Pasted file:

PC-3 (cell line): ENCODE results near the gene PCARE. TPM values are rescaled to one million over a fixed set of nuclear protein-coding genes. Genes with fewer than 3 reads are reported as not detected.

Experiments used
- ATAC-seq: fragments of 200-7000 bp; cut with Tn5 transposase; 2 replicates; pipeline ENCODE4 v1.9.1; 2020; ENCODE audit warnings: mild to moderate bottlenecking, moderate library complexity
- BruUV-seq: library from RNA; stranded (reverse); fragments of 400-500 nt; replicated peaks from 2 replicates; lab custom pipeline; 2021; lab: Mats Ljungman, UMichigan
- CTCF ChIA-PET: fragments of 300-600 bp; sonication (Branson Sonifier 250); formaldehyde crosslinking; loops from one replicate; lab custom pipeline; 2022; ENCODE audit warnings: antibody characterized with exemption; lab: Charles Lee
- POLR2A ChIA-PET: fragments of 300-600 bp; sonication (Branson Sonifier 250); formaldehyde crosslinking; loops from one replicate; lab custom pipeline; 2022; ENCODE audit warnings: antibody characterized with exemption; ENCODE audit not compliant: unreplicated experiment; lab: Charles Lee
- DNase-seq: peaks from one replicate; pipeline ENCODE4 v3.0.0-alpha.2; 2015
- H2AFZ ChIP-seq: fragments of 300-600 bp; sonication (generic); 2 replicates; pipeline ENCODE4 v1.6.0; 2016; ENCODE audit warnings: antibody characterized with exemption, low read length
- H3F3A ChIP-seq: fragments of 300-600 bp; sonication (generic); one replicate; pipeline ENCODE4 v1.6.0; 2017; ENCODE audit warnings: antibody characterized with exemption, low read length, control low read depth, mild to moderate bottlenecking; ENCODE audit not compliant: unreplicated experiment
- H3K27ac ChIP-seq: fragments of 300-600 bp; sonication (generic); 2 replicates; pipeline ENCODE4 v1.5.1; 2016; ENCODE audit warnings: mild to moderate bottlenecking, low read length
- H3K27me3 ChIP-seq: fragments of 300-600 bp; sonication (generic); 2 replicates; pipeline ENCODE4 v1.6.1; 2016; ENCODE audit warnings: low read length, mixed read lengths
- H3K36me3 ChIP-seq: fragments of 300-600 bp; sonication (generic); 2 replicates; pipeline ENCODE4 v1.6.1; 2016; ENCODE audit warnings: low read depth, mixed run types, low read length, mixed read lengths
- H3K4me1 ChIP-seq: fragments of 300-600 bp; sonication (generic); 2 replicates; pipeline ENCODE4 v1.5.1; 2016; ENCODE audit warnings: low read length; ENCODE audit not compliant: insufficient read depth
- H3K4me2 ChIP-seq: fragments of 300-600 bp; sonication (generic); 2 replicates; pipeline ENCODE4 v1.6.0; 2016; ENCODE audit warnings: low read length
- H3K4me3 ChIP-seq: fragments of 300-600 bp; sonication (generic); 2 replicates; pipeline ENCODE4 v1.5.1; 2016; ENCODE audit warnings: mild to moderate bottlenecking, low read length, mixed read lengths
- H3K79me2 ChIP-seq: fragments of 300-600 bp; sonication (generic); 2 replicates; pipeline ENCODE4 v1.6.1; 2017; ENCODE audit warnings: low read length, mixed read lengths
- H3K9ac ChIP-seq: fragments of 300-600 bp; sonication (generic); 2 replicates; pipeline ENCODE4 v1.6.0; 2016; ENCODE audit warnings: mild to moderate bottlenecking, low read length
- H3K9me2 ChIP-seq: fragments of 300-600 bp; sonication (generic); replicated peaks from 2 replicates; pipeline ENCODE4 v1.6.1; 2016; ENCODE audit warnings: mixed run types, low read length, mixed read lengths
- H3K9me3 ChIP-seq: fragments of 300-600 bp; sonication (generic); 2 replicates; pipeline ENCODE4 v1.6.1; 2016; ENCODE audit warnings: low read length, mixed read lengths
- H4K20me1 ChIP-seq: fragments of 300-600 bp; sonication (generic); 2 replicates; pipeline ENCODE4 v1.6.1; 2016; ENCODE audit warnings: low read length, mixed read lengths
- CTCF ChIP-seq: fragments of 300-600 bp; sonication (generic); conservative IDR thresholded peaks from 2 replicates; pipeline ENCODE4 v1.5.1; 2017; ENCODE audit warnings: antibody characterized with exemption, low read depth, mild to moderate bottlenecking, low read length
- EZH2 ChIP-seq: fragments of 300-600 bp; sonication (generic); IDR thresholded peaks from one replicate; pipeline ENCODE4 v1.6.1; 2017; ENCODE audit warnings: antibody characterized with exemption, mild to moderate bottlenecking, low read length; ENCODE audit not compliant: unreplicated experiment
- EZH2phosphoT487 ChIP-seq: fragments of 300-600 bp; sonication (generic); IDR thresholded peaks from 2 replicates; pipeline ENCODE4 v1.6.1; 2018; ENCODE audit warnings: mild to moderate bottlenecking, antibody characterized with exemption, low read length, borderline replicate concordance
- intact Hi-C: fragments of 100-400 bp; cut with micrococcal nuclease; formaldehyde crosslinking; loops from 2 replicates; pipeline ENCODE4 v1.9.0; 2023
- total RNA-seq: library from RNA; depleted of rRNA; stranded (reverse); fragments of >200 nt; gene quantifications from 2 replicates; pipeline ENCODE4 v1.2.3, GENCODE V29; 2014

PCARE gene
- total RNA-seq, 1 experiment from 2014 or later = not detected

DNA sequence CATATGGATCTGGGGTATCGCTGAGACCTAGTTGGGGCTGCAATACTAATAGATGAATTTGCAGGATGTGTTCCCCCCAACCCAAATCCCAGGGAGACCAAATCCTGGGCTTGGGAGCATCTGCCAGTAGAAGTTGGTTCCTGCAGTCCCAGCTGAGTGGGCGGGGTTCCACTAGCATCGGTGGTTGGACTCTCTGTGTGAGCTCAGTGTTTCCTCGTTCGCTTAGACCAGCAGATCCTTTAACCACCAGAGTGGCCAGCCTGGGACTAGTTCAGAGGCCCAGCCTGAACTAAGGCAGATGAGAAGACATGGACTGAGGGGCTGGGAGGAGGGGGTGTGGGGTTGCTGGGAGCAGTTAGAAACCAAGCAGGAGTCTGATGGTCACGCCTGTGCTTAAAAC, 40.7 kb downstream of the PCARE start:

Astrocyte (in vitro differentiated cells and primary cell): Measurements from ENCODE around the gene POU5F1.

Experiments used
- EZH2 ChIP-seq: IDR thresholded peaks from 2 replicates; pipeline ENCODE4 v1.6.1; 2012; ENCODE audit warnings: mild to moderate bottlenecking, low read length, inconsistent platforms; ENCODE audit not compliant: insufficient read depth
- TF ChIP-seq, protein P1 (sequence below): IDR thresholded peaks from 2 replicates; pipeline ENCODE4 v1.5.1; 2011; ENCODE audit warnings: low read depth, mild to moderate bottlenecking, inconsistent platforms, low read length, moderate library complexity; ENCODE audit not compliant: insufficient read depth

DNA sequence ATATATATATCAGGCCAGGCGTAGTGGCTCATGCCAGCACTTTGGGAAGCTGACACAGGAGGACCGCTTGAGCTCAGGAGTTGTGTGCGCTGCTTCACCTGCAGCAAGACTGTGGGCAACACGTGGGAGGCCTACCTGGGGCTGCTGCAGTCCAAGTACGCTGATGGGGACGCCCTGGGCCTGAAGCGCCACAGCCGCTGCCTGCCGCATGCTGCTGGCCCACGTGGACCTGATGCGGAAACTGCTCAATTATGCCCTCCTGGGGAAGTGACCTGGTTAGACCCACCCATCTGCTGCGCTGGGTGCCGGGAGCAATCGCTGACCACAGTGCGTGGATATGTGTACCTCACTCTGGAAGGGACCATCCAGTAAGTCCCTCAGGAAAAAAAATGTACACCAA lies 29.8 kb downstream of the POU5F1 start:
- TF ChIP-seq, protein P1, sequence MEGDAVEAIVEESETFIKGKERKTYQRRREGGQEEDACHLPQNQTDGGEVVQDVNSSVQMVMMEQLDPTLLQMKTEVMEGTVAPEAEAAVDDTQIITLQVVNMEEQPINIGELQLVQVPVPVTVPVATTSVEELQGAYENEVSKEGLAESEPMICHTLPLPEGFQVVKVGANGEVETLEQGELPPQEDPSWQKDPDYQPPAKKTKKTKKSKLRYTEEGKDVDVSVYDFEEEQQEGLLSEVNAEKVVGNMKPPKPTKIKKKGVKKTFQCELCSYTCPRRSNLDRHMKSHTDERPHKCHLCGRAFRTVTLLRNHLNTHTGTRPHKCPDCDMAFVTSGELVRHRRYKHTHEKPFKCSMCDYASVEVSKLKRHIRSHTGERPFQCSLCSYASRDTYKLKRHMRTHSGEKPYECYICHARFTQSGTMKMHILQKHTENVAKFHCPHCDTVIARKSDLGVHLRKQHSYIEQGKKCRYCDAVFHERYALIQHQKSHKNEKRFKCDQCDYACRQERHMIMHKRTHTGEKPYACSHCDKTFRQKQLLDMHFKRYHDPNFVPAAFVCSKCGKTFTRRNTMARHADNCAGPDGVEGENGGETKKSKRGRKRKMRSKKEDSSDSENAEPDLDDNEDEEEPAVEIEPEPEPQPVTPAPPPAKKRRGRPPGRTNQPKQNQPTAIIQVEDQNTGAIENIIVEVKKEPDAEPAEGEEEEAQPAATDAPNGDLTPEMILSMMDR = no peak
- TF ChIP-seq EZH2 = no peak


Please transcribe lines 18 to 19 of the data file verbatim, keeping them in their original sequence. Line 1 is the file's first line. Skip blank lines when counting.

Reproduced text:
- H3K9me2 ChIP-seq: fragments of 300-600 bp; sonication (generic); replicated peaks from 2 replicates; pipeline ENCODE4 v1.6.1; 2016; ENCODE audit warnings: mixed run types, low read length, mixed read lengths
- H3K9me3 ChIP-seq: fragments of 300-600 bp; sonication (generic); 2 replicates; pipeline ENCODE4 v1.6.1; 2016; ENCODE audit warnings: low read length, mixed read lengths